manofchalk said:
This should be a good build.

PCPartPicker part list / Price breakdown by merchant / Benchmarks

CPU: Intel Core i5-3570K 3.4GHz Quad-Core Processor ($229.99 @ Newegg)
CPU Cooler: Cooler Master Hyper 212 EVO 82.9 CFM Sleeve Bearing CPU Cooler ($34.99 @ Newegg)
Motherboard: ASRock Z77 Extreme4 ATX LGA1155 Motherboard ($134.99 @ Newegg)
Memory: G.Skill Sniper 8GB (2 x 4GB) DDR3-1600 Memory ($50.99 @ Newegg)
Storage: Seagate Barracuda 1TB 3.5" 7200RPM Internal Hard Drive ($79.99 @ Newegg)
Storage: Samsung 840 Pro Series 128GB 2.5" Solid State Disk ($139.99 @ Newegg)
Video Card: Gigabyte Radeon HD 7970 GHz Edition 3GB Video Card ($429.99 @ Newegg)
Case: Corsair 550D ATX Mid Tower Case ($152.98 @ Newegg)
Power Supply: Corsair Enthusiast 750W 80 PLUS Bronze Certified ATX12V / EPS12V Power Supply ($99.99 @ Newegg)
Monitor: Asus VE248H 24.0" Monitor ($164.99 @ Newegg)
Total: $1518.89
(Prices include shipping, taxes, and discounts when available.)
(Generated by PCPartPicker 2013-02-05 17:04 EST-0500)

Its a bit over budget, but if your willing to buy from multiple sources that can be reduced by ~$60.
If you want the reasoning behind any part choices, dont hesitate to ask.


This looks like exactly what I need. Thanks for the help!
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February 6, 2013 1:38:24 AM

manofchalk said:
This should be a good build.

PCPartPicker part list / Price breakdown by merchant / Benchmarks

CPU: Intel Core i5-3570K 3.4GHz Quad-Core Processor ($229.99 @ Newegg)
CPU Cooler: Cooler Master Hyper 212 EVO 82.9 CFM Sleeve Bearing CPU Cooler ($34.99 @ Newegg)
Motherboard: ASRock Z77 Extreme4 ATX LGA1155 Motherboard ($134.99 @ Newegg)
Memory: G.Skill Sniper 8GB (2 x 4GB) DDR3-1600 Memory ($50.99 @ Newegg)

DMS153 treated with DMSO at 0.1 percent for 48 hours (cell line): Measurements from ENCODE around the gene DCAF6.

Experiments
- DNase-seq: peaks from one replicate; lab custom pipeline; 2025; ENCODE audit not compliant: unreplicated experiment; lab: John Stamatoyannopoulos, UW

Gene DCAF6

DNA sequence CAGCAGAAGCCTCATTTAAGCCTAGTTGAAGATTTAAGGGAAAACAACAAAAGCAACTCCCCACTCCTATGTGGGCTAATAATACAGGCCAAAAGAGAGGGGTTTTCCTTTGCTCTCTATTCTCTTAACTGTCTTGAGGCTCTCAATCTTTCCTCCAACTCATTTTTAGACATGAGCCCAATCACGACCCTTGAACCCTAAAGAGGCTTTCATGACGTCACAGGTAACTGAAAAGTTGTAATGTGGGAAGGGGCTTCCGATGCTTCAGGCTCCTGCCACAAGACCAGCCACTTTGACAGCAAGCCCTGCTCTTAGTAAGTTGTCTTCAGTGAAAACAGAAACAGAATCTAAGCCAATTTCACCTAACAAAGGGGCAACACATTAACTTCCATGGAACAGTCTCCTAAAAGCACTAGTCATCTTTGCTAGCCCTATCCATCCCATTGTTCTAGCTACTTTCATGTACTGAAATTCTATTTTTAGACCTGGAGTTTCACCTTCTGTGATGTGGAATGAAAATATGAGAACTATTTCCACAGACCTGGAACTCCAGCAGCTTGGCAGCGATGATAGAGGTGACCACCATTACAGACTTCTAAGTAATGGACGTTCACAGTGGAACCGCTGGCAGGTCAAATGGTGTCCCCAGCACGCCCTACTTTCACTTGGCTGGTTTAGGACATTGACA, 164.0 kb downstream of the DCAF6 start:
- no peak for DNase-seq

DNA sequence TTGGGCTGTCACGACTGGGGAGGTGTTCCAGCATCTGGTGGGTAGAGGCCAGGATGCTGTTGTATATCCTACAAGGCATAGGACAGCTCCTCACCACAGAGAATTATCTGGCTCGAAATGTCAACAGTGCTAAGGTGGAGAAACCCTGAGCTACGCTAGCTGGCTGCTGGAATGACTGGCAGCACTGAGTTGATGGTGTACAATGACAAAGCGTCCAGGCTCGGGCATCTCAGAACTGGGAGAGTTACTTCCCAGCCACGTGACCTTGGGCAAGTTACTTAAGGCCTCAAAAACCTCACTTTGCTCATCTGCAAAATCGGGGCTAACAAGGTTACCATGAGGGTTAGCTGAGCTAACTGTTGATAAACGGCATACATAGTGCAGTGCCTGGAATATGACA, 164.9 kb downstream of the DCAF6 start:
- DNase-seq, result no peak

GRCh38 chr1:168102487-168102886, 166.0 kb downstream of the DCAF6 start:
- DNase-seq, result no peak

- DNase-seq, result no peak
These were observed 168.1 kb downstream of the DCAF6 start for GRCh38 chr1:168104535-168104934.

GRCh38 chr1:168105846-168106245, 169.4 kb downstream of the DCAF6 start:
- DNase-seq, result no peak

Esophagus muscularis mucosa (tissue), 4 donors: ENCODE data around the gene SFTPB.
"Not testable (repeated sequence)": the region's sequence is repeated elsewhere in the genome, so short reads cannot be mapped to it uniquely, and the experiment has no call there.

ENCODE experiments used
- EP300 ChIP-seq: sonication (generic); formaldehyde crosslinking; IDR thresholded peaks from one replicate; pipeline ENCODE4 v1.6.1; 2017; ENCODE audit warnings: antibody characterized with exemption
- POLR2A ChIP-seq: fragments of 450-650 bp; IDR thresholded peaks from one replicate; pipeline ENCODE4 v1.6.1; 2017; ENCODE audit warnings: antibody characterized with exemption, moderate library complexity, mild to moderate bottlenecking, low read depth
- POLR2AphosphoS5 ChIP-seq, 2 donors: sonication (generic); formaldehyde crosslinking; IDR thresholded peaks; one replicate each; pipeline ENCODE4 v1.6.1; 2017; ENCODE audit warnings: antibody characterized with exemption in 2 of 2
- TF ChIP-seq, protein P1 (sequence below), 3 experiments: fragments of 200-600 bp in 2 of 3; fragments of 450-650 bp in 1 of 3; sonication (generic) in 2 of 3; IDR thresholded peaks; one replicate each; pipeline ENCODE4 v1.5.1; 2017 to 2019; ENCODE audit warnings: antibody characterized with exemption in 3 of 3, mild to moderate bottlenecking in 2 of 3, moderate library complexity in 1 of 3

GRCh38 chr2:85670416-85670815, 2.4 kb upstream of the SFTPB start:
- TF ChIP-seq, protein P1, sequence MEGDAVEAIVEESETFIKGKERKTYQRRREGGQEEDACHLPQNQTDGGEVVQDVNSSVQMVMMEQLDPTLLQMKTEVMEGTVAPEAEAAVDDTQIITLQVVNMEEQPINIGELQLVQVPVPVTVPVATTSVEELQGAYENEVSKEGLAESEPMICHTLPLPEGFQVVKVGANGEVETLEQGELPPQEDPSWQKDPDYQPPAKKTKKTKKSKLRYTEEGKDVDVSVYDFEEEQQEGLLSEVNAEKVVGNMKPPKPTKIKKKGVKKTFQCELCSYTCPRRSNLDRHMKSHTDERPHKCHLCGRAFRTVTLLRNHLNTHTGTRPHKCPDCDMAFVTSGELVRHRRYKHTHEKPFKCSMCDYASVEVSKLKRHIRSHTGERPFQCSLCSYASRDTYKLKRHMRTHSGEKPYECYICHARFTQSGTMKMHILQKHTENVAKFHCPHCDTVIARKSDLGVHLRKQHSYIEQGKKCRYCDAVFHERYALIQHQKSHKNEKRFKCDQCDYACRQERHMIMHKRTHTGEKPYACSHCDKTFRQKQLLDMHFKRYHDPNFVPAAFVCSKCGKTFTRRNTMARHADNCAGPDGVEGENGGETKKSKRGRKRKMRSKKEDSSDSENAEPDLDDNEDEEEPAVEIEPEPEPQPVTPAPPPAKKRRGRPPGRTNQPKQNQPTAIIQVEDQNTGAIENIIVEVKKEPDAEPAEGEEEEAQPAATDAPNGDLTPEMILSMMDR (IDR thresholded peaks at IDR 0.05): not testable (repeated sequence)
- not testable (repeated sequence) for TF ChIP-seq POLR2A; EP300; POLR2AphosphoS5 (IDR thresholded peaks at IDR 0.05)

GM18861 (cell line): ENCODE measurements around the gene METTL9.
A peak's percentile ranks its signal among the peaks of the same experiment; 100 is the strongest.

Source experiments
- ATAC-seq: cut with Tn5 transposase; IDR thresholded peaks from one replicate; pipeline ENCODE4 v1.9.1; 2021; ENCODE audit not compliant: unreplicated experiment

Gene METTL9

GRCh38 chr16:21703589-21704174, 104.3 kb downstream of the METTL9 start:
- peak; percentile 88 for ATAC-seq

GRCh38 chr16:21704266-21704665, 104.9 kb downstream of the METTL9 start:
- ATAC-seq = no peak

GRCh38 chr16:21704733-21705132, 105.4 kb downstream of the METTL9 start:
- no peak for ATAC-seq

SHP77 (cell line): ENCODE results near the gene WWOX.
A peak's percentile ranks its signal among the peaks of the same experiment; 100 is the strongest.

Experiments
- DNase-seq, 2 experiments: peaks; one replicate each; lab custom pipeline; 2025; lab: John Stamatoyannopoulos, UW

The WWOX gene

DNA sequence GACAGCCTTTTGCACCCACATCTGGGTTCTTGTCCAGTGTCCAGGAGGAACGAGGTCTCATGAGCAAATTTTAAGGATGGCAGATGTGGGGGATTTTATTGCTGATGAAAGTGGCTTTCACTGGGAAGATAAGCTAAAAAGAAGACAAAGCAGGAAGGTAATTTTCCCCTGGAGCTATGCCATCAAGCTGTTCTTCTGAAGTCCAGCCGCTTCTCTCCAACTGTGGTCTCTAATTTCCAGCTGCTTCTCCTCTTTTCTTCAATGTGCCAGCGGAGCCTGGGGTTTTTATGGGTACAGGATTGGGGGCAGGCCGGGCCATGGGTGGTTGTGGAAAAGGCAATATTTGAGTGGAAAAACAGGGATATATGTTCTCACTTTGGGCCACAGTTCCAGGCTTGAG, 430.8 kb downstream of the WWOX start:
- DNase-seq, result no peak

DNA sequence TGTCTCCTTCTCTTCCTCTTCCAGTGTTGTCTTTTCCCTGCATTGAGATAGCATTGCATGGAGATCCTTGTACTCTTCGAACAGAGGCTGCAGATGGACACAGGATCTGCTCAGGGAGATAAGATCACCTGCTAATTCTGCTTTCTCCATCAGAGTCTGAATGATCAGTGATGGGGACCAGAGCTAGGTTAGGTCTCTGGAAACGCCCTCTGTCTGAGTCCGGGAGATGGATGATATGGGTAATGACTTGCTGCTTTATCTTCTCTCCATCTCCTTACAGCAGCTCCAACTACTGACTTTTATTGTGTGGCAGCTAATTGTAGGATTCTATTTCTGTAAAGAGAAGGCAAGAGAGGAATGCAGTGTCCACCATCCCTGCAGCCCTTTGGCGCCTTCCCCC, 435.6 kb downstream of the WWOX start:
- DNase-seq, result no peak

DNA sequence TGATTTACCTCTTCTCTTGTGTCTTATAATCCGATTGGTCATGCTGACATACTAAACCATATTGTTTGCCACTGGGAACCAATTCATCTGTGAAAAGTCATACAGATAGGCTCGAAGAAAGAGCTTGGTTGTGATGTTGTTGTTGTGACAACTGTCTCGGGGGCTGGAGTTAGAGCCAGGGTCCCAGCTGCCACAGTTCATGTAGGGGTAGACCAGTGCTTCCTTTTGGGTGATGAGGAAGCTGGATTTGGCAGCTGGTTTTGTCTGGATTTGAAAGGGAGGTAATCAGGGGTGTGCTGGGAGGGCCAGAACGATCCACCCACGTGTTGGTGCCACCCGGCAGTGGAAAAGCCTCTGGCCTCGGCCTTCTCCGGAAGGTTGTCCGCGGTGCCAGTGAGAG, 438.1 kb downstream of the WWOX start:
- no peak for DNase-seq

Storage: Seagate Barracuda 1TB 3.5" 7200RPM Internal Hard Drive ($79.99 @ Newegg)
Storage: Samsung 840 Pro Series 128GB 2.5" Solid State Disk ($139.99 @ Newegg)
Video Card: Gigabyte Radeon HD 7970 GHz Edition 3GB Video Card ($429.99 @ Newegg)
Case: Corsair 550D ATX Mid Tower Case ($152.98 @ Newegg)
Power Supply: Corsair Enthusiast 750W 80 PLUS Bronze Certified ATX12V / EPS12V Power Supply ($99.99 @ Newegg)
Monitor: Asus VE248H 24.0" Monitor ($164.99 @ Newegg)
Total: $1518.89
(Prices include shipping, taxes, and discounts when available.)
(Generated by PCPartPicker 2013-02-05 17:04 EST-0500)

Its a bit over budget, but if your willing to buy from multiple sources that can be reduced by ~$60.
If you want the reasoning behind any part choices, dont hesitate to ask.


Sorry for the double post, but I was wondering what the solid state disk is for? I know it says for storage but is it an external hard drive or something?
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February 6, 2013 2:55:56 AM

Hurley0519 said:
Sorry for the double post, but I was wondering what the solid state disk is for? I know it says for storage but is it an external hard drive or something?


The solid state drive is to store your OS and any important programs that are run often. You can also put games on there if you wish. It will make your computer run faster overall to have your OS on a SSD.
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a c 105 B Homebuilt system
February 6, 2013 3:03:29 AM

SSD's act just like a conventional Hard Drive, they store data, but it is based off a different technology. Hard Drives use spinning magnetic platters to record data, SSD's use flash storage, akin to what you would find in a USB drive.
Due to the lack of moving parts within the drive, it has pretty much instant access times (<1ms), which is how long it takes for the drive to access the data on itself. HDD's have to wait until the platter spins into the right position and for the read head to be in the right place, which usually takes ~10ms.
This makes it ideal for situations where a lot of random data needs to be accessed fairly regularly, like your Operating System.
Its also just a fair bit faster as well in sequential read/writes due to the technology.

When you build the rig, install the OS, important programs onto the SSD. Makes the machine boot very quickly, and any programs installed to it will load much fast than if they were based on a HDD.
Use the HDD as just mass storage, so throw your movies, music, documents, files and unimportant games onto there. These dont benefit from the SSD's speed, while also taking up a lot of capacity (which is scarce on an SSD).
This video shows the difference, and its a bit old, SSD's are almost twice as fast now :D .
http://www.youtube.com/watch?v=-lR0XoHFU6Y